Parenting in a Pandemic: Reaching Worry Fatigue
by Amy Barczy
| 3 min read
The pandemic has turned me into a worrier. In 2020, the worries were understandable: we didn’t know much about COVID-19, and we didn’t have a vaccine: am I making the right decisions? How do I keep my family healthy? I was pregnant throughout most of the year – and pregnancy during the early days of COVID was especially scary. In 2021, the worries were frustrating: why aren’t more people getting vaccinated? What do you mean, there’s another new variant? I’ve worried about how many days to quarantine from a sick family member and what mask – or masks – would give us the best protection. Should we host a family holiday or just do a phone call?
My children looking out the front door on a frosty December morning. Photo credit: Amy Barczy I’ve worried about whether sending my one-year-old and three-year-old to daycare and preschool was the right choice – and then worried about how to handle the COVID quarantines that sent the kids back home again for weeks and the staffing shortages that had one of them home for two months. I’ve worried about sniffles and coughs – and about RSV, hand, foot and mouth and the flu. I’ve worried that during those times when I’m juggling full-time work-from-home while watching my kids on a quarantine week, that my kids are only getting a stressed-out version of me that is doing the bare minimum. Also, flurona? No. I’m so, so tired. After two years of this, I’m exhausted from the constant barrage of news and the politicization of public health. Because despite new variants and lukewarm vaccination rates, the advice hasn’t changed: getting vaccinated and boosted, wearing a mask in public, washing hands and staying home if sick are still the best ways to keep you and your family healthy through this pandemic. And I know our household is doing its part to stay healthy. We are vaccinated and boosted and masked in public. We’re doing all the things we can control and will continue to do them. And when COVID vaccines are available for my one-year-old and three-year-old, they will get them. I know I’m not alone in my exhaustion – and my pandemic experience is the lite version of what too many families and children have been going through for the past two years. Too many homes are facing impossible choices. Which is why despite wanting to tap out from the pandemic worries, I know there’s things to be worrying about right now.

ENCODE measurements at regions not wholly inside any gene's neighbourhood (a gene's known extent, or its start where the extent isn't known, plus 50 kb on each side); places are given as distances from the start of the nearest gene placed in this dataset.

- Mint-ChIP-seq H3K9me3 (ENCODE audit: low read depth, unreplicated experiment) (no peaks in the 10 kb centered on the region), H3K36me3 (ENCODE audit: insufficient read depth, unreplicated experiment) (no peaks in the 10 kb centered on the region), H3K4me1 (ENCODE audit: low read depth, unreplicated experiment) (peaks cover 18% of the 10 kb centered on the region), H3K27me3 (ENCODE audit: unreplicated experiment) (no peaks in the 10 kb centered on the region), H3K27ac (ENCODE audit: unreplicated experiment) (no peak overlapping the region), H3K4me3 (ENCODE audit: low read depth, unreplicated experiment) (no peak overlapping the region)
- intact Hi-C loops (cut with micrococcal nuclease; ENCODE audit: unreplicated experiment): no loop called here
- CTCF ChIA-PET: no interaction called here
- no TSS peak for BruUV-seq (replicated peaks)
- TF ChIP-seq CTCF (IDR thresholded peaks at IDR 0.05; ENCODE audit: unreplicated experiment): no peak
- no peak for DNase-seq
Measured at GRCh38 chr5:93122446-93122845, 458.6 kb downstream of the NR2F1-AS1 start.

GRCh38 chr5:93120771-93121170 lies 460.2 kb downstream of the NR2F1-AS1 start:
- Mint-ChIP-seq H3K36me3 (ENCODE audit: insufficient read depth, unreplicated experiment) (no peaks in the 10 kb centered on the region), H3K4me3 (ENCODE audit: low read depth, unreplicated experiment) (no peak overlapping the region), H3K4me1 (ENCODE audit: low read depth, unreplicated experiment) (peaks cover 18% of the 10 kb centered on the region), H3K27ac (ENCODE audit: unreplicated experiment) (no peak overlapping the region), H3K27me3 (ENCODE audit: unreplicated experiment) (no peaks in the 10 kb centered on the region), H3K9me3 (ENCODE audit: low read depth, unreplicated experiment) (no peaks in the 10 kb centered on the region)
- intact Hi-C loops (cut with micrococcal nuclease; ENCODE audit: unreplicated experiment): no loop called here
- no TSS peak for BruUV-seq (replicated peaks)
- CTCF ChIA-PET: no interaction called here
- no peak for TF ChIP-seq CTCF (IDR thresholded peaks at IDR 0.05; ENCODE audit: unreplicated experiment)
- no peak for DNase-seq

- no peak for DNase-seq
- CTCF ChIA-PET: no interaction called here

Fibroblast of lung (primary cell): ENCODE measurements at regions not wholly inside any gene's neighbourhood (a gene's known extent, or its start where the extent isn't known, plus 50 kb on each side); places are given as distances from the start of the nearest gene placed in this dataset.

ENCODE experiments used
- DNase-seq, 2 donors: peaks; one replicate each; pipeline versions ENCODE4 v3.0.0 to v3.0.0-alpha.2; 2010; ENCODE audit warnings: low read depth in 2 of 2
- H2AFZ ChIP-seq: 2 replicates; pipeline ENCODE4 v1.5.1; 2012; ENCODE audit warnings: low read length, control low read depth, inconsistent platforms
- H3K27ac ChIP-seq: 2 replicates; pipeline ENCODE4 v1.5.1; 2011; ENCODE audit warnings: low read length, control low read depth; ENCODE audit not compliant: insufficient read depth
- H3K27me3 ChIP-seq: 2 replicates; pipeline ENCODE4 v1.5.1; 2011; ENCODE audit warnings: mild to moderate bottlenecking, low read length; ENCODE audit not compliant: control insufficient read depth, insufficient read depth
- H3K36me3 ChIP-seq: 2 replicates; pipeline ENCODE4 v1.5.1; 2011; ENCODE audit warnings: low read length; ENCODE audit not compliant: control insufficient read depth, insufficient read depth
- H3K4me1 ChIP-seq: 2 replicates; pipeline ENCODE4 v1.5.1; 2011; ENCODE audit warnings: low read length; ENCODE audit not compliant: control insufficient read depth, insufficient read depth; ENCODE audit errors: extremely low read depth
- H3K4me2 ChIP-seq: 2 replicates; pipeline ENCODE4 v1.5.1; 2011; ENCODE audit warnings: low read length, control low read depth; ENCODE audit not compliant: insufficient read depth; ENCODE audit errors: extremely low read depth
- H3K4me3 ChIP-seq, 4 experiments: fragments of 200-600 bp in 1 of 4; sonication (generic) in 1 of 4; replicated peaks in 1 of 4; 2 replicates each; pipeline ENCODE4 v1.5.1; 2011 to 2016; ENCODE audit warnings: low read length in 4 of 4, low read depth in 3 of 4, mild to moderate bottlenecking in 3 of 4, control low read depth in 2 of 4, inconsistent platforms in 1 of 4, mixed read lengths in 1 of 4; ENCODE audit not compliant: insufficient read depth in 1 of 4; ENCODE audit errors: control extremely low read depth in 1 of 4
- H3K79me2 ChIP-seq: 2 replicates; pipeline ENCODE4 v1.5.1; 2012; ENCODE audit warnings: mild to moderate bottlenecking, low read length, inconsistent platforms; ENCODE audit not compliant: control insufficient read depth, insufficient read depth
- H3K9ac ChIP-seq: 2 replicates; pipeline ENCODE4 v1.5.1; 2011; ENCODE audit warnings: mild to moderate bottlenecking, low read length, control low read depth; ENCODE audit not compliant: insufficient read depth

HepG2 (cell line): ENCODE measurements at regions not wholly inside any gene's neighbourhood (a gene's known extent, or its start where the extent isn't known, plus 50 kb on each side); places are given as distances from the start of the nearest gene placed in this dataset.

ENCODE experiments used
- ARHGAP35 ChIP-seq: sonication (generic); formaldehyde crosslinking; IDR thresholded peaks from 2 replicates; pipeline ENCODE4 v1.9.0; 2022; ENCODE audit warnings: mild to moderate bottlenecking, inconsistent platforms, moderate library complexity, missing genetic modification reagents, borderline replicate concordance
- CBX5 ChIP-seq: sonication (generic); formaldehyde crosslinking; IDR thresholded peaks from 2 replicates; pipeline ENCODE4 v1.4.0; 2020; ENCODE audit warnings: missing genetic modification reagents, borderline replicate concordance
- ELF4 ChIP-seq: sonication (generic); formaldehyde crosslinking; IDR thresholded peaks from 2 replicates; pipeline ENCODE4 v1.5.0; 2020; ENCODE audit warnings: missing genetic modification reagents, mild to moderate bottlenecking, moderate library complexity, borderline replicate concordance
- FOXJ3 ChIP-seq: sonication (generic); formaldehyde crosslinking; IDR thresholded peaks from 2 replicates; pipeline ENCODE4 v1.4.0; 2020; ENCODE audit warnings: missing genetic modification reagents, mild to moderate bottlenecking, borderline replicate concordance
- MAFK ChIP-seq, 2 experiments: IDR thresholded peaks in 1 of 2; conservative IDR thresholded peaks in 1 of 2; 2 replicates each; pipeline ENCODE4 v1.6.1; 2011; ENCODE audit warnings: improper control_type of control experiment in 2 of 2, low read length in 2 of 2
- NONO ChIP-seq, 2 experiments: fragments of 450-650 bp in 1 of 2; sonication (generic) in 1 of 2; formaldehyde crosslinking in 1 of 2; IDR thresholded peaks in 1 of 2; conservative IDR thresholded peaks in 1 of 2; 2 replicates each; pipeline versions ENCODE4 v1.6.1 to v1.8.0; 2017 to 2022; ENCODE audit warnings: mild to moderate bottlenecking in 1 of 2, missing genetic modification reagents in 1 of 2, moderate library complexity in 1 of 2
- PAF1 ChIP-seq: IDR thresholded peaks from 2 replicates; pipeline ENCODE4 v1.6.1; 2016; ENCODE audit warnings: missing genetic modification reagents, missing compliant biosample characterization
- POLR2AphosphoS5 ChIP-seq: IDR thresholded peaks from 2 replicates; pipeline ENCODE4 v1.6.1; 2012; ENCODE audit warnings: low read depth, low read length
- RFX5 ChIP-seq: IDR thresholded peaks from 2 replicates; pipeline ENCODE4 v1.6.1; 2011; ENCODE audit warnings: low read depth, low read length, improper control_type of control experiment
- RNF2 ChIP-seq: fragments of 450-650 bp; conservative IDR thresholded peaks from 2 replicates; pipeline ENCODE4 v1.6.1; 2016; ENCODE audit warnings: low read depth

Me, pre-pandemic. In prolonging the pandemic, we are prolonging the trauma for children and families whose lives continue to be disrupted. Mental health emergencies among adolescents and young adults have increased during the pandemic. We’re prolonging the crisis for teachers and schools, who can only teach children if they themselves are healthy. We’re also prolonging the crisis in our health care system, where hospitals are struggling with the constant needs for care coupled with staffing shortages and burnout. I hope if you worry about these things, like I do, that we can end this pandemic together. --Amy Barczy is a brand journalist at Blue Cross Blue Shield of Michigan, where she writes articles for MIBluesPerspectives.com and AHealthierMichigan.org. More from MIBluesPerpsectives:
- Pregnant in a Pandemic
- Supporting Kids Through a Continued Crisis
- Tips for When and Where to find a COVID-19 Test
Photo credit: Amy Barczy